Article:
TRENTON, New Jersey - Two people close to New Jersey Gov. Chris Christie say he is reconsidering his decision not to run for the White House in 2012. They say he is expected to make a final decision soon.
Christie has long said he won't run in 2012. But the sources, who spoke on condition of anonymity because they are not authorized to speak publicly about it, say he is rethinking his hard stance.
Calls have been intensifying from top Republican donors and party elders for Christie to jump into the race. President Barack Obama's weak approval ratings and a Republican field that has been struggling to put forward a clear front-runner are also creating an opening.
Republican insiders familiar with Christie's thinking about a presidential bid are now putting the odds of him running at 50-50, telling CBS News there's a "decent chance" he will get in. If Christie rules it out, as one insider said, it's because he will see too many potential roadblocks in his path to the Republican nomination.
The filing deadline for the Florida primary is the end of next month, and Christie would need to put together a campaign team and fundraising apparatus within a matter of weeks if he decides to get in. And he could have a hard time keeping up with Mitt Romney and Rick Perry in fundraising when he does get in, since he'll have to focus on developing a national platform and prepare for debates and interviews.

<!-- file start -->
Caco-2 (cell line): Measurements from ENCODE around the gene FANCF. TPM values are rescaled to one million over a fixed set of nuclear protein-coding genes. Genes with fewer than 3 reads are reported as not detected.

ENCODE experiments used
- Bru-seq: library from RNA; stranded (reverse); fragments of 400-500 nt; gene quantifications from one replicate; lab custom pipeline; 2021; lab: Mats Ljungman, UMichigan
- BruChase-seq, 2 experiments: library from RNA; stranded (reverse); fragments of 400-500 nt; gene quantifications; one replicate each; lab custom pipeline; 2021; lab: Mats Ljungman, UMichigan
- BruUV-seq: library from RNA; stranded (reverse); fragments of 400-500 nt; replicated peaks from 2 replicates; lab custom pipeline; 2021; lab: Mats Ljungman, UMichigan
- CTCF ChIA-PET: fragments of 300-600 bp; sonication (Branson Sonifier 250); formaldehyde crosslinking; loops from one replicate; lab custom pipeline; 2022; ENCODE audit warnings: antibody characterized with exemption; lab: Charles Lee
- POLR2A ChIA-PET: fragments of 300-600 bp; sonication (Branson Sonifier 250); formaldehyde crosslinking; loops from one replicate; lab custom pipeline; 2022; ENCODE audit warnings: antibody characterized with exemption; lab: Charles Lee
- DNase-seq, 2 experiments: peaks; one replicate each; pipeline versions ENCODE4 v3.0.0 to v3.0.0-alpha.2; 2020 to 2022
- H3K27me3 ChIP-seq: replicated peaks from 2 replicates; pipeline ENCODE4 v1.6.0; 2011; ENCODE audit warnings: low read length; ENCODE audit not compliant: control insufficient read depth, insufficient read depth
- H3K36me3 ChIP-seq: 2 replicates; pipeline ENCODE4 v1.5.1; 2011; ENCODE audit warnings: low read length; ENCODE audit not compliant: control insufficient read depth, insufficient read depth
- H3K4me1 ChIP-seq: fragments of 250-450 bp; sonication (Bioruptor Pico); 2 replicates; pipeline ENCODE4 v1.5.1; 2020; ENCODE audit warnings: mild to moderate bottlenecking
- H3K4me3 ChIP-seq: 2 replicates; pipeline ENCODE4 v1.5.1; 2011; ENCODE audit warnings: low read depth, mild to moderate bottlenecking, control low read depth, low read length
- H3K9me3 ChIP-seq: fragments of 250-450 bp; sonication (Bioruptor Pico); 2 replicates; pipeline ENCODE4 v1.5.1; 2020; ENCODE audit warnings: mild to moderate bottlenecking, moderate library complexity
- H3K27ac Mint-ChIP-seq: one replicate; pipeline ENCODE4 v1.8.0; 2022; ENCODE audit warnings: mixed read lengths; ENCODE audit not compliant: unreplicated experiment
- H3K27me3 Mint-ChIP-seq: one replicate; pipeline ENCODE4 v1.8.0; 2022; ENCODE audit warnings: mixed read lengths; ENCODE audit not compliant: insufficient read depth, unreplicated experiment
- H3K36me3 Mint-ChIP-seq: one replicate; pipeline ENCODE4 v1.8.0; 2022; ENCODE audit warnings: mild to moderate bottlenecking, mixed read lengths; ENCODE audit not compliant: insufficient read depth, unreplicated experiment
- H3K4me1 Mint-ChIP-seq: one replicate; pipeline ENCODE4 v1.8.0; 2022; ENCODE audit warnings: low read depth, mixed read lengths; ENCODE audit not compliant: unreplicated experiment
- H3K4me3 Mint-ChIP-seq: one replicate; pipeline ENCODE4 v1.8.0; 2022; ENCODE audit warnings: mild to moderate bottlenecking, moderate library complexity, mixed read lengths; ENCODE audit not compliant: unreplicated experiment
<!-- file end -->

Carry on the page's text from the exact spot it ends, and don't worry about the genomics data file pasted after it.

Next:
It's also unknown how rank-and-file Republicans will respond to Christie, who holds moderate views on bedrock conservative issues like gun control, civil unions, and immigration that will make it hard for him to compete in the first-in-the-nation voting state of Iowa.
But Christie would also enter the race with serious advantages, including the strong support of wealthy northeastern donors and a brash, confrontational style that makes many Republicans swoon.
Some are now questioning whether Christie's weight will be a liability in a presidential race -- or an asset. He suggested earlier this year that the fact that he is overweight gives him "everyman" appeal but said it could also turn off voters.